John Boehner?s brief opening remarks as the new Speaker of the House were ominous in their religious insensitivity. In the first minute of his speech, after some thank-you?s and applause, he referred to his Catholic Church?s practice of the imposition of ashes on the first day of Lent, which signifies human mortality. (It is also a ritual observed by Anglicans, Episcopalians and others, which Boehner did not mention. Lent, incidentally, begins on March 9 this year.)
On the face of it the reference is quite impressive. Here a powerful political figure declares openly an awareness of his mortality. Who cannot applaud such humility? On the other hand, the reference exhibits a tin ear. Boehner?s Catholic religion is after all a powerful religious minority in the context of simmering religious wars both at home and abroad.
Leaders of Boehner?s own church, including popes, have publicly castigated Islam. Our own troops in the Middle East have been supplied rifles whose scopes are inscribed with Bible verses, which is suggestive of killing Muslims for Jesus. Both the country and the world are a tinderbox ready for religious war, and the new Speaker of the House signals in his first minutes of office that he is a devout Catholic, one of the parties in that strife.
This is not to criticize Boehner for his personal religious devotion, but it is to criticize him for calling specific attention to it in his first few minutes of his term of office.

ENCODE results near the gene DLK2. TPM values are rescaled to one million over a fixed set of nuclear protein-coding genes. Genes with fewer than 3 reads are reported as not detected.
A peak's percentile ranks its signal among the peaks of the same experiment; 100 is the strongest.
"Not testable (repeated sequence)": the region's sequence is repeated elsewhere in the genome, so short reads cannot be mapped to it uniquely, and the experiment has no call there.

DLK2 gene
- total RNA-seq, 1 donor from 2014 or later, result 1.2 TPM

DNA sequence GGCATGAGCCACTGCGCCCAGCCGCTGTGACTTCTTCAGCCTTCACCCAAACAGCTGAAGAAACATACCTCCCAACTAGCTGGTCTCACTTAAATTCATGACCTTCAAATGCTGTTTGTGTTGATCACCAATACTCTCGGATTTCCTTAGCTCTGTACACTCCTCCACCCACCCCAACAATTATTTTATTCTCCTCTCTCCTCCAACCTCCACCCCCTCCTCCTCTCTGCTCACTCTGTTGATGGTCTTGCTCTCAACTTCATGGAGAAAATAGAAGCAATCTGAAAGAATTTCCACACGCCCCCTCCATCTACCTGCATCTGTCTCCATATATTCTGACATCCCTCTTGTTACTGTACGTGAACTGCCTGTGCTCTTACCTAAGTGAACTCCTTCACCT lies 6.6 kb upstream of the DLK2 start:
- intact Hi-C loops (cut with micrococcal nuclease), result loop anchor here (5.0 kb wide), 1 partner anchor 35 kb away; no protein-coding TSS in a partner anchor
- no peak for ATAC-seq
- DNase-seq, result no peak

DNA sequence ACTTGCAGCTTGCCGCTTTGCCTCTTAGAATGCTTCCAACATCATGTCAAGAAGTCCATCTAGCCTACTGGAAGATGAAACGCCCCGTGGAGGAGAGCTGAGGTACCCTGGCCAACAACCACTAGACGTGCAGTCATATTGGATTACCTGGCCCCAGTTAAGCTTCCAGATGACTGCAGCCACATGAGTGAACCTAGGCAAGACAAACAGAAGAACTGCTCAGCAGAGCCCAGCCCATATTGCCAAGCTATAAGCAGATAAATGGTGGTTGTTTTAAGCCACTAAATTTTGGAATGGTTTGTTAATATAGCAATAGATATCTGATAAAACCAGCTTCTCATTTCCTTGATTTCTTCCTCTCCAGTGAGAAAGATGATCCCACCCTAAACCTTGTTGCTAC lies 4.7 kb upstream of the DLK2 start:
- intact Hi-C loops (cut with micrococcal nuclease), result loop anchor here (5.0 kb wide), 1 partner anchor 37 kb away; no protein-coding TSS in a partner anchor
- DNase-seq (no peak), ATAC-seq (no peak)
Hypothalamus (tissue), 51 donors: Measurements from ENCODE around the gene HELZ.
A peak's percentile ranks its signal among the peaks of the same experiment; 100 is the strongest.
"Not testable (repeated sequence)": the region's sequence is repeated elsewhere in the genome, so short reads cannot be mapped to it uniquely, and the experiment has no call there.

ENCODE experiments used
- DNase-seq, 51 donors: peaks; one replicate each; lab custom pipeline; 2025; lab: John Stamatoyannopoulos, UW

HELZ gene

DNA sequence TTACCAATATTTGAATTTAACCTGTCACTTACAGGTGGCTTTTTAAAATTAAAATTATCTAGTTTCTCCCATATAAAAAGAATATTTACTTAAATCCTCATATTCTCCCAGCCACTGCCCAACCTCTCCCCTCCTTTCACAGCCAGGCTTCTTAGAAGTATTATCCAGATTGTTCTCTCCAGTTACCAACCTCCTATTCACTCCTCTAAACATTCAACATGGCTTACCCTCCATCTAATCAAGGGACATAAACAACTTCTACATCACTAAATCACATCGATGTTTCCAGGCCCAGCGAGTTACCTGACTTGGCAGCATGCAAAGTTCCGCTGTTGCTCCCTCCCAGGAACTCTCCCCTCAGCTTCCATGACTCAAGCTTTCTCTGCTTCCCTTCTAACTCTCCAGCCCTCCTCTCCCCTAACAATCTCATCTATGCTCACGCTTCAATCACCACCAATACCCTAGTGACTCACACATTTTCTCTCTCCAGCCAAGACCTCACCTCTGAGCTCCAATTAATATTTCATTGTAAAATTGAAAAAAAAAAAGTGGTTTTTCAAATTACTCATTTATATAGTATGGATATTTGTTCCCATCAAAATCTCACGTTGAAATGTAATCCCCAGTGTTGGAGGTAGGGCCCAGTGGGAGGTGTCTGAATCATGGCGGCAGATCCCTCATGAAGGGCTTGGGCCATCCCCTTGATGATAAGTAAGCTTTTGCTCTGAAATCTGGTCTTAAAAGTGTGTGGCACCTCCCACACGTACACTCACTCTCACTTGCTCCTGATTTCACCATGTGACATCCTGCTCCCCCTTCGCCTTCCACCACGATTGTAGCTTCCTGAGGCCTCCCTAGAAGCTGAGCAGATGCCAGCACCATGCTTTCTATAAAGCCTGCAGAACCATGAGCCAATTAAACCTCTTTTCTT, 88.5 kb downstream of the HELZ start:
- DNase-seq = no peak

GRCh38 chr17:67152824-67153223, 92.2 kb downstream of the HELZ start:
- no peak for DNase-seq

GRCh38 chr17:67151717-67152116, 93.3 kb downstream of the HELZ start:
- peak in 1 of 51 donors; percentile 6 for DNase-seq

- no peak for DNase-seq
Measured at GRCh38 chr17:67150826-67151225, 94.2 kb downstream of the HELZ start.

Now suppose the new Speaker were a Muslim, and suppose his first remarks referenced the edifying character of the Hajj to Mecca. Would this not be considered offensive to non-Muslims, if not alarming?
Or suppose the next Speaker of the House were an Evangelical Christian, and he or she made reference to the edifying nature of having been saved at an Evangelical revival meeting. Would this not sound a note of alarm among all those who are not Evangelicals?
If the Speaker of the House were a Jew, would it not be divisive – at least – to make reference to the daily study of the Torah?
There are some important points of agreement that all the major religions of the world share. They can and do speak generally with one voice on such matters as the requirements of justice and equity in human society. If leaders of the nation opt to cite religion publicly, they would do well to emphasize these points of common ground. This might help defuse some of the current urge to religious competition and strife.
The American revolutionaries who founded this country were virtually all escapees or children of escapees from religious persecution and religious wars in Europe. With one voice they sought to keep organized religion out of the political and governmental arena. While our founding fathers espoused important religious values such as justice and equity, and even publicly acknowledged their belief that God commanded that such values be sustained, they assiduously kept religious organizations and movements out of the political and governmental arena. They were wise to do so. They knew what we seem to have forgotten, that religious organizations almost invariably dream of universal domination and control.
Speaker Boehner sounded a sour note in his first few minutes of office in signaling that he is a faithful member of a minority religious group, and one that is currently picking a fight with Islam. The innuendo is ominous.
RAYMOND J. LAWRENCE is an Episcopal cleric, recently retired Director of Pastoral Care, New York Presbyterian Hospital, and author of numerous opinion pieces in newspapers in the U.S., and author of the recently published, Sexual Liberation: The Scandal of Christendom (Praeger). He can be reached at: firstname.lastname@example.org